Two serving Opposition Parliamentarians and a former Deputy Permanent Secretary were among six persons charged on Friday for a multi-million-dollar fraud at the Guyana Rice Development Board (GRDB), dating as far back as 2011.
The former GRDB Board members were slapped with five separate charges totaling over $400 million to which they were not required to enter a plea.
Despite applications for the accused to be released on self-bail, they were placed on $500,000 bail each by Chief Magistrate Ann Mclennan and ordered to lodge their passports.
This is in addition to the $100,000 station bail each of the accused would have already paid.
Appearing in the prisoner’s dock at the Georgetown Magistrate’s Court to answer to the charges were People’s Progressive Party Members of Parliament Dharamkumar Seeraj and Nigel Dharamlall along with GRDB head Ricky Ramraj, former General Manager Jagnarine Singh, former GRDB board member Badrie Persaud and Former Ministry of Agriculture Deputy Permanent Secretary, Prema Roopnarine.
The Court heard that the six-accused conspired to omit entering different sums of money into a ledger at the GRDB Cowan Street location.
The first charge dates back to 2011 and involves a $52 million omission while a second charge read that in 2012 the then Board members also conspired and omitted to enter the sum of $77.3 million into the ledger.
The other chargers span the years 2014 and 2015 and included a $130 million omission, a $9.7 million omission and a $145 million omission.
Dharamlall was only charged in relation to the 2011 and 2012 omission while the others were slapped with all five charges.
The Special Organized Crime Unit (SOCU) brought the charges against the six persons following investigations over the last year. Those investigations were prompted by the findings of a forensic audit.
Appearing in defence of the accused were Attorneys Priya Manickchand, Anil Nandlall, Sase Gunraj and Glenn Hanoman.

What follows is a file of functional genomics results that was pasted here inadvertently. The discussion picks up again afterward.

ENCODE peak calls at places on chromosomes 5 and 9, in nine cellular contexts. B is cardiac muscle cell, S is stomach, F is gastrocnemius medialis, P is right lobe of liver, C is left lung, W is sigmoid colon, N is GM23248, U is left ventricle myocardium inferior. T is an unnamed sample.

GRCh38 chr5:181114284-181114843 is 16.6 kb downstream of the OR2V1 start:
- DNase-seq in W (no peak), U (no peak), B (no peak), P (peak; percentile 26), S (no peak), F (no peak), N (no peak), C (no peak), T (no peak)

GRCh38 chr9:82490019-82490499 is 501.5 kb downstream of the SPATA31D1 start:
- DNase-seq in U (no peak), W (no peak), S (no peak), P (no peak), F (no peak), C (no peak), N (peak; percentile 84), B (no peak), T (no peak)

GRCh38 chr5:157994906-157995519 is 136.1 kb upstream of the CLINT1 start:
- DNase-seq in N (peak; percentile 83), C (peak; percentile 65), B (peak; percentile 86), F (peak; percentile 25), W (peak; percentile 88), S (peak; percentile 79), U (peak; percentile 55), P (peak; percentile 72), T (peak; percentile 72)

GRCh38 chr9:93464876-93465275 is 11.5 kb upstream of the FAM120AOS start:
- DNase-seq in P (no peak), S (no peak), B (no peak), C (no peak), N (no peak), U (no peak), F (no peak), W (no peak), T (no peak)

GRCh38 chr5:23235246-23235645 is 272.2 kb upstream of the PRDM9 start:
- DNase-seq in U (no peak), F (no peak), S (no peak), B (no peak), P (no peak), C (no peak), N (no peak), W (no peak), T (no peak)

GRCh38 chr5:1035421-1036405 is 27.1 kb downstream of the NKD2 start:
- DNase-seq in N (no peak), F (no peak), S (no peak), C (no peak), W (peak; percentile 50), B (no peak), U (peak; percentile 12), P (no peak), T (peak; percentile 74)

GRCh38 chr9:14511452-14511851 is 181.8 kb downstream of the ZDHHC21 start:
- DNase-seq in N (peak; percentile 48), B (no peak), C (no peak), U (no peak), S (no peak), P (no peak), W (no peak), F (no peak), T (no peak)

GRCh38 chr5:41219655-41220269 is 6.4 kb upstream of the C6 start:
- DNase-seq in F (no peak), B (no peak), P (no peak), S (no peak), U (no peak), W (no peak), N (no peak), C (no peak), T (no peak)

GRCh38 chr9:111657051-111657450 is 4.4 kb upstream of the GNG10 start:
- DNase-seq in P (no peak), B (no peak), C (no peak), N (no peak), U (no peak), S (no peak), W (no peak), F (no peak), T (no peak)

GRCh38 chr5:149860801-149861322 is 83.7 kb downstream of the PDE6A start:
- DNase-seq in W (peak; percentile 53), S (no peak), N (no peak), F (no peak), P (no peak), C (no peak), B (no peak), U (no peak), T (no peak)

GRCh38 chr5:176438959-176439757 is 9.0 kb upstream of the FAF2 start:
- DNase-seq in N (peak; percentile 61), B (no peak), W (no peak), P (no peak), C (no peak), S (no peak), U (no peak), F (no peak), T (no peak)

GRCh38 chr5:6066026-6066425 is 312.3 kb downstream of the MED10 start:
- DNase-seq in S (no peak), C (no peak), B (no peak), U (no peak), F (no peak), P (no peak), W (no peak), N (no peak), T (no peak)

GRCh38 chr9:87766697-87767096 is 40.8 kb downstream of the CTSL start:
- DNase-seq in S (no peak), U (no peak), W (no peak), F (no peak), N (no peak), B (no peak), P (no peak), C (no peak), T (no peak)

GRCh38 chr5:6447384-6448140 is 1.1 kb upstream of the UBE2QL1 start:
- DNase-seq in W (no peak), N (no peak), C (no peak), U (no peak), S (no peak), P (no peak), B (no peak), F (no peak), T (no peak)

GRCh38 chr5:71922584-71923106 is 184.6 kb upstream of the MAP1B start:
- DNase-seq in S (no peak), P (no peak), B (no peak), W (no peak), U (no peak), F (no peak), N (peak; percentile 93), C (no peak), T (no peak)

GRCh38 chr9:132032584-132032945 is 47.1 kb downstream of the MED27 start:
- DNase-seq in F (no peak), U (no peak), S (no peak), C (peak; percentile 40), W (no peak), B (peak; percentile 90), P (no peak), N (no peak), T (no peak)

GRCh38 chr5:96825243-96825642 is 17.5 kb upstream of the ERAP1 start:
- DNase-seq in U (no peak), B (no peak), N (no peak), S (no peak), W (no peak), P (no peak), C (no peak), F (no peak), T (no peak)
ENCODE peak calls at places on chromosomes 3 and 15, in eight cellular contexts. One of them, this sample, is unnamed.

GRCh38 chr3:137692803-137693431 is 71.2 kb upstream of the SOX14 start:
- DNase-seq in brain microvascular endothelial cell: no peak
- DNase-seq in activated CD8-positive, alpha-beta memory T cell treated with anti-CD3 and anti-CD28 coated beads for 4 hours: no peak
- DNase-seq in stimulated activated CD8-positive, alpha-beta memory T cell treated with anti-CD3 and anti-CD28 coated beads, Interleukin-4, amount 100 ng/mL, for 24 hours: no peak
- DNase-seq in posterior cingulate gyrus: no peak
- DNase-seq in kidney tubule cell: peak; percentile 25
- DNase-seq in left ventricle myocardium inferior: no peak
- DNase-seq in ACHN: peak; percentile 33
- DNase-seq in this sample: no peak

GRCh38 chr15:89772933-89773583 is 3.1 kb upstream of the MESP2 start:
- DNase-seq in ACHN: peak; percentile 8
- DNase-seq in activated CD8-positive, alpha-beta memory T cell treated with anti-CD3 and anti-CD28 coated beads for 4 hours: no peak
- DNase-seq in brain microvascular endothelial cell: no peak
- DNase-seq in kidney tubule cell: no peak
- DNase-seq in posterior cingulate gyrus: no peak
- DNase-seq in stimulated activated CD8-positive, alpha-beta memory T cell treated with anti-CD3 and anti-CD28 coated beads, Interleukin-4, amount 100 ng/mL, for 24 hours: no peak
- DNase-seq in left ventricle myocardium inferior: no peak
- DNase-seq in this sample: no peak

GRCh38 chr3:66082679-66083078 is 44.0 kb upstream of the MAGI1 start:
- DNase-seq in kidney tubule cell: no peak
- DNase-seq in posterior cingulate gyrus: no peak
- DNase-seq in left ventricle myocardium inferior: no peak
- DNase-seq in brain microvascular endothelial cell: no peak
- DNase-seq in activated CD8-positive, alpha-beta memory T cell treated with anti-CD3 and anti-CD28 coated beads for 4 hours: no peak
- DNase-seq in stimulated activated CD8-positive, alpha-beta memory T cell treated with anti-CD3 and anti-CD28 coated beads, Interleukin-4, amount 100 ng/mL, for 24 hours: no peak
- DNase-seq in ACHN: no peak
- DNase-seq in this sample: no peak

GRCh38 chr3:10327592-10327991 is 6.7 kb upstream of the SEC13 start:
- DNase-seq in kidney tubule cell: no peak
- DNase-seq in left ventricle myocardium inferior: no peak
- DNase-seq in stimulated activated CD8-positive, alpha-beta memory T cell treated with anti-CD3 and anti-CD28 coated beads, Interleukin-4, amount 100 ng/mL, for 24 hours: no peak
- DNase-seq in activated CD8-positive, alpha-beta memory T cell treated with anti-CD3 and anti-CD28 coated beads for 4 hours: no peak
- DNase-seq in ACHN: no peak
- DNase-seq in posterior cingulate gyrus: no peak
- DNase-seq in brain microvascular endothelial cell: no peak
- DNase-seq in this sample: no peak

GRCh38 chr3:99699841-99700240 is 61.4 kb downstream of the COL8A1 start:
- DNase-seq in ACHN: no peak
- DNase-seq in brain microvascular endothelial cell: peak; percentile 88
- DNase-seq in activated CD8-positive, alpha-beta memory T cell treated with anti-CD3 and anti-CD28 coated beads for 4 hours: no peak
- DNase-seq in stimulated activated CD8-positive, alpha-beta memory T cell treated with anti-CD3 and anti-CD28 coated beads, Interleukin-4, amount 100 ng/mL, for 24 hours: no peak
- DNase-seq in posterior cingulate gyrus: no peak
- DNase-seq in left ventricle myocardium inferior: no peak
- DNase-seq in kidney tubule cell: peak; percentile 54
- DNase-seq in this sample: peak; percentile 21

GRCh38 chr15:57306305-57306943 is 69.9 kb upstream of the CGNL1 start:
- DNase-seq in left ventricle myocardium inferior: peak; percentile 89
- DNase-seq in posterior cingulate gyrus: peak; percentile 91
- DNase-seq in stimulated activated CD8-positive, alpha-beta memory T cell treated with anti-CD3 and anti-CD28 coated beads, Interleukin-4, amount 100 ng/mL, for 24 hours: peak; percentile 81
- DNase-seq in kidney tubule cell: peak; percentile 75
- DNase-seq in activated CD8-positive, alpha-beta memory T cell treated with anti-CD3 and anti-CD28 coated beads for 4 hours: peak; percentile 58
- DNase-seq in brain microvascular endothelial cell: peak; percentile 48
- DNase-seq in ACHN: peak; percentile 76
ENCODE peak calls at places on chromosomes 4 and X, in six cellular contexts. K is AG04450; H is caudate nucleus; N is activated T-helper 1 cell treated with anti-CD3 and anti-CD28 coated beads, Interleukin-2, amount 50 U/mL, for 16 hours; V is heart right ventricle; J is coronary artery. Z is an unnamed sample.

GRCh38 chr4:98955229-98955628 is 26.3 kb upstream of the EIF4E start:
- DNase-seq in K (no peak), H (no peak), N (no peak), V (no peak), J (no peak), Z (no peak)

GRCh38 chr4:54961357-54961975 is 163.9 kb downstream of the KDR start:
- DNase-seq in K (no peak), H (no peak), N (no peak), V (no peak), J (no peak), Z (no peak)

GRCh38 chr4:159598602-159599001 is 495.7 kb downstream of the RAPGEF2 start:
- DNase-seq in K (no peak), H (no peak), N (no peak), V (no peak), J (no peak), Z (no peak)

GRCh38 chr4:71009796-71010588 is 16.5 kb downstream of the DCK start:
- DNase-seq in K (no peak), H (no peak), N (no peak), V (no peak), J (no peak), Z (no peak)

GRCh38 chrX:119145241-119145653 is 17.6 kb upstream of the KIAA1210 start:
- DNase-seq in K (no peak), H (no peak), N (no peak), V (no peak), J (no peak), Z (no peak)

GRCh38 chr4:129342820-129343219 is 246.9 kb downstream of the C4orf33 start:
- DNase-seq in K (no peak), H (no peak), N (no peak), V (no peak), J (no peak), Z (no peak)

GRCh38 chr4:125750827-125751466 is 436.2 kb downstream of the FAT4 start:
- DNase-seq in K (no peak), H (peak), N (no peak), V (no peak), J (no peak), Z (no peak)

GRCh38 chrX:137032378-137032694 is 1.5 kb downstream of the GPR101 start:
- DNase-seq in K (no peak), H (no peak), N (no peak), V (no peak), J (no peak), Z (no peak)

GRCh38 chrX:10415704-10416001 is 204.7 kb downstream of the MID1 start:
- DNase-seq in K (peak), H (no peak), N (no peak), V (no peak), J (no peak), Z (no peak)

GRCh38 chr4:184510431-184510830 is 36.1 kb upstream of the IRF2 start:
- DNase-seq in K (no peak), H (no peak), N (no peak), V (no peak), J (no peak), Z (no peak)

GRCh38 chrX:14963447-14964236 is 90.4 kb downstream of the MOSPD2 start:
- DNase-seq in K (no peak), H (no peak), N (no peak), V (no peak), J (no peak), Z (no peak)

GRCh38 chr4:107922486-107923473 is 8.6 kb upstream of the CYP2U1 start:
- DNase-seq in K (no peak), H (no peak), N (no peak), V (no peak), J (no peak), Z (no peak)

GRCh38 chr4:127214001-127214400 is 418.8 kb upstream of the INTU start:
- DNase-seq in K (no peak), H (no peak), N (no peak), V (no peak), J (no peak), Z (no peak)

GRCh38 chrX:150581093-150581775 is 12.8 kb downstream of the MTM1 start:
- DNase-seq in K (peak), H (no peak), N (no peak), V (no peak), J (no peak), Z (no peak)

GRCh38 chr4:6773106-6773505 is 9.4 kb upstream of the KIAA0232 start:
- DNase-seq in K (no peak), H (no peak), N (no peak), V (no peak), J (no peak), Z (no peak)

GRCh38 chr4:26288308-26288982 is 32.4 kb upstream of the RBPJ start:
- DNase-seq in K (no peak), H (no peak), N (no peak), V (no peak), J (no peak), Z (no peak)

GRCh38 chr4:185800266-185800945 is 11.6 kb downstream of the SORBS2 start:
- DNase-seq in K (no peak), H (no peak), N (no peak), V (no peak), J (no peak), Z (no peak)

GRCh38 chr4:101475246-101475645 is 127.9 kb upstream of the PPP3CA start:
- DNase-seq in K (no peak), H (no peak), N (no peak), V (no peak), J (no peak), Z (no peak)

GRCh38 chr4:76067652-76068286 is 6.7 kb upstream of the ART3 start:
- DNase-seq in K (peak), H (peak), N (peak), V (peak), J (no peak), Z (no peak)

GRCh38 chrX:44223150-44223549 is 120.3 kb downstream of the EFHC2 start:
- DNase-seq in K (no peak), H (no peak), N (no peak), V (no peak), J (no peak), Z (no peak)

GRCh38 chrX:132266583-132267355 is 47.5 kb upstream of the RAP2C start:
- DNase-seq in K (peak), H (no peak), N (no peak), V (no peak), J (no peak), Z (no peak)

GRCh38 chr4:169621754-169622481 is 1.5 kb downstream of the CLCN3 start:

All of the Attorneys asked that their clients be released either on their own recognizance or reasonable bail as the prosecution requested more time for the filing of statements.
Mr. Nandlall argued that the charges do not relate to any missing money but rather to an omission to make an entry into a ledger.
He said that is largely a clerical function and the Board Members should not be held responsible for it. He reasoned that the error is miniscule and that the Auditor General, a Chartered Accountant and the Public Accounts Committee of Parliament did not raise any red flags.
Nandlall also questioned why from a Board of 15 members, only six were identified to be charged.
He believes the charges are selective and vindictive.
Nandlall also accused the prosecution of being harsh and oppressive in its bail application as calls were made for the accused to lodge their passports and report to SOCU every Monday.
“These are not school children… SOCU doesn’t have supervisory authority over them,” Nandlall told the Magistrate as he pointed out that each of the accused were already on $100,000 station bail.
Making the final determination in the matter, Magistrate Mclennan adjourned the matter until June 22 and ordered each of the accused to lodge their passports and post bail of $500,000 each. (by Kurt Campbell)